Finance: The decision on finance was merely procedural with Ad Hoc Work Programme on the New Collective Quantified Goal (NCQG) on climate finance only scheduled to be finalised in 2024. This is hope dashed and seems like running away from one’s shadow. The decision on finance has become like a moving target It was far from expectations as developed countries were only urged to deliver on their USD100 billion by 2020 pledges which have not been met and to double up the adaptation finance. However, some few pledges were made to the Adaptation Fund (totalling 211.58 million), the Least Developed Countries Fund (totalling 70.6 million), the Special Climate Change Fund (totalling 35.0 million), and the eighth replenishment of the Global Environment Facility (totalling USD 5.33 billion and with a climate-related finance target of no less than 80 per cent of all funding commitments in the eighth replenishment period), and urges developed country Parties to fulfil their pledges on time. These amounts are piecemeal when compared with the amount needed for climate action. Africa alone will require over USD3 trillion to implement all its member countries’ NDC by 2030.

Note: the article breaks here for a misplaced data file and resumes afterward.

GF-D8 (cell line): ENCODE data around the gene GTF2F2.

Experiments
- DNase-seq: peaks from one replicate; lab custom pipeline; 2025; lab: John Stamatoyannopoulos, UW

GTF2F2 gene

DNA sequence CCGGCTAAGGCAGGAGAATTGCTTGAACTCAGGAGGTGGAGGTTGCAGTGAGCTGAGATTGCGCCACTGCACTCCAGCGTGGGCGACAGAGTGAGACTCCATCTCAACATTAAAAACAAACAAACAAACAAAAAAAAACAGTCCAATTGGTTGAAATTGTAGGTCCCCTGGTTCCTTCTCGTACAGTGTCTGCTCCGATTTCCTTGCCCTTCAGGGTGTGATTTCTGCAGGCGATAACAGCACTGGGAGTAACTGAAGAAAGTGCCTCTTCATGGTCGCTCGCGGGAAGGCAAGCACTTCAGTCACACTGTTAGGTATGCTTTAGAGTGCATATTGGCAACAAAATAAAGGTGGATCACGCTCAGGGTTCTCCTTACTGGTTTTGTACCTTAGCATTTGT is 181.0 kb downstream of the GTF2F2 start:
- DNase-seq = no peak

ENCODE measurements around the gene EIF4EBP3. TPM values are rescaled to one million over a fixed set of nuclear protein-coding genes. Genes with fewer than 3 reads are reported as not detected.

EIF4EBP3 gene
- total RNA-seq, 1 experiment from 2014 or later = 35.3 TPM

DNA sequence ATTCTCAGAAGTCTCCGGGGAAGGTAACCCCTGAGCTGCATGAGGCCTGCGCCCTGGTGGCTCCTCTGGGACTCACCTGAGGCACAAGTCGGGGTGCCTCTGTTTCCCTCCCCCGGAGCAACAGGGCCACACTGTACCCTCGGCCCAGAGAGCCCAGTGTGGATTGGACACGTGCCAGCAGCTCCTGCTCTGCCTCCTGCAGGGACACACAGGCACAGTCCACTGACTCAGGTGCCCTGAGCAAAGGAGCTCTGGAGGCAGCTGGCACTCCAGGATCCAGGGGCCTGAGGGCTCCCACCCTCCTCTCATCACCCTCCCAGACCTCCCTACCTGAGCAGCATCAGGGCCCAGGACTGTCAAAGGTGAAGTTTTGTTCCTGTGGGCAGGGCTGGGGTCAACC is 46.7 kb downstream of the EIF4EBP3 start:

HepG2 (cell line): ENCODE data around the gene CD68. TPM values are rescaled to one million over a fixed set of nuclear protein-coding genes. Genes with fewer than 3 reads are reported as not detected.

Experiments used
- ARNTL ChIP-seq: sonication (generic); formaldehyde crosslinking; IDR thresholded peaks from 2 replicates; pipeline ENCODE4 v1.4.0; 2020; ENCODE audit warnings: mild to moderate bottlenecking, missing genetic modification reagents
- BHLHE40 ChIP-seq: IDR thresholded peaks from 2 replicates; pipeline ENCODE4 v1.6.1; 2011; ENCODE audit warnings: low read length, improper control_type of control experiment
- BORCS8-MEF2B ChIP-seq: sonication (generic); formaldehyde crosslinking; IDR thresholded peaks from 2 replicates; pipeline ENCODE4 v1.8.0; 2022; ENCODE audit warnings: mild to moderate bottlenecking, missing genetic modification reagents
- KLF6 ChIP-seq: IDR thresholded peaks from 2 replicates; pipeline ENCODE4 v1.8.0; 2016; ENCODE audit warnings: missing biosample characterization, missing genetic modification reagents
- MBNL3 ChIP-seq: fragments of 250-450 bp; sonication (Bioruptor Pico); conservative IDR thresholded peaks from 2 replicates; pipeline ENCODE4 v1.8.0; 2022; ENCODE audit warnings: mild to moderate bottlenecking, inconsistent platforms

Article 6: Some progress was made on the review guidelines and the initial report outlines which were agreed upon at COP27. Also, a bare minimum for the operationalization of Article 6.2 was agreed upon. However, the mitigation contribution on Article 6.4 emission reductions as a new term was restricted only to national/domestic NDCs. Further work is still needed for the operationalization and/or harmonization of the different approaches under Article 6.8 as this was moved to the next COP.

The Global Goal for Adaptation (GGA): We will have to wait a bit longer on the GGA as the Framework only to be developed until COP28 which will give more insights on the delivery of the goal and how to track progress using science-based indicators, targets and metrics.  However, the decision on agreed steps to enact the Paris Agreement’s Global Goal on Adaptation (GGA) gives a glimmer of hope and for sure, stakes will be high at COP28 on this agenda item. Fingers crossed until the ink dries on the paper with such an outcome that would be responsive to the need of developing countries especially those that contributed the least to the problem of climate change but suffering the most from its devastating impacts which the African continent is the chief of them.

Children and Youth: The first Children and Youth Pavilion at a COP was a welcome outcome: This was a great achievement for COP27 as voices from these vulnerable groups got elevated to the global stage and this would mark the beginning of more energy and hopes for inter-generational equity, climate justice and related discussions at COPs. It gives hope for today and the future of climate actions for tomorrow.